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Stress Pandemic 26: Nothing and Noticing


Issue 626

We are focusing on a fifteen-year journey of a young lad who suffered massive trauma, including physical injury and how his story unfolded.

In much of this series, I have been advocating the active role that you can play in handling your own stress.

When it comes to long-term stress it is important to see the role of outside factors. For Mephibosheth at five years old it all happened to him. Years later when David showed him kindness this also happened to him.

Sometimes long-term stress is so debilitating and paralyzing that it cannot be faced without help. Mephibosheth was living in the Land of Nothing. He would have experienced the crippling effect of his daily life. It is interesting that he is repeatedly described in the story as ‘crippled’.

Let me outline a few of the symptoms of nothingness which creep into the soul of the chronic stress sufferer.

First, the ordinary tasks of life become a challenge. For Mephibosheth he went from an active five-year-old boy to someone for whom movement was now extremely difficult. This was literally true but would also be psychologically true.

You may have experienced this in yourself or others. Perhaps you or someone you know is normally decisive and clear. Chronic stress sucks that energy away leaving the sufferer struggling with even simple decisions. Things that are normally taken in their stride become laborious and awkward.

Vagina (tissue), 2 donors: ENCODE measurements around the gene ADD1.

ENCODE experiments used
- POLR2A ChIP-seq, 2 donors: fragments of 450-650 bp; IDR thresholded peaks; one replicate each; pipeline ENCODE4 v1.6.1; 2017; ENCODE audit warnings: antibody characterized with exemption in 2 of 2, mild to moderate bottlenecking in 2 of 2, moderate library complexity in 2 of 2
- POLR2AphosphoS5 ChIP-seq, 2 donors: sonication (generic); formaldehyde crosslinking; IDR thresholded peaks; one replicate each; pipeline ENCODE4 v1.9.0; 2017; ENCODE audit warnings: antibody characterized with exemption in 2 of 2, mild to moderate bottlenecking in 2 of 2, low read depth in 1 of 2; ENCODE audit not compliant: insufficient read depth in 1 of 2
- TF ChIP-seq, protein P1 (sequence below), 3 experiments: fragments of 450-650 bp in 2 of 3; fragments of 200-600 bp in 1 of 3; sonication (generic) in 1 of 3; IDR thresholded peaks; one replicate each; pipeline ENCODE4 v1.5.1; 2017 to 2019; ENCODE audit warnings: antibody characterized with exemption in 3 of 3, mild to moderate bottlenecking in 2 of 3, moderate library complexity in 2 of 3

This impact on decision making can have a knock-on impact into other areas. Lack of decisiveness can lead to wondering whether decisions are worth making at all. It’s a small step down the path to saying, “nothing really matters” and a few further steps to “I don’t matter”. I have seen many people in the last 40 years (there I said it!) who have experienced this sense of nothingness and it is a truly unpleasant state of mind.

Let me, if I may, point out some more details of David’s kindness. Mephibosheth’s question was “what is your servant that you would notice a dead-dog like me?” Right there in the question is part of the kindness. David noticed him. David had done a lot of work to find Mephibosheth and this was all part of the noticing process. A person in nothingness needs to be noticed. A person in nothingness believes no one notices.

How many times have you experienced the kindness of someone who really notices you? Jesus of Nazareth, the ultimate son of David, specialized in noticing. In fact, his whole arrival on earth was an expression of noticing.

David’s kindness started with noticing, but it did not stop. There is a beautiful description of the nature of David’s kindness. It is mentioned four times in the short account. It is contained in the phrase “You will always eat at my table”.

Mephibosheth’s stress started with a catastrophe, a catastrophic, traumatic day. Its impact was long-term.

David’s kindness started with noticing and a massive show of generosity, but, and this is the key, it turned into sustained long-term kindness.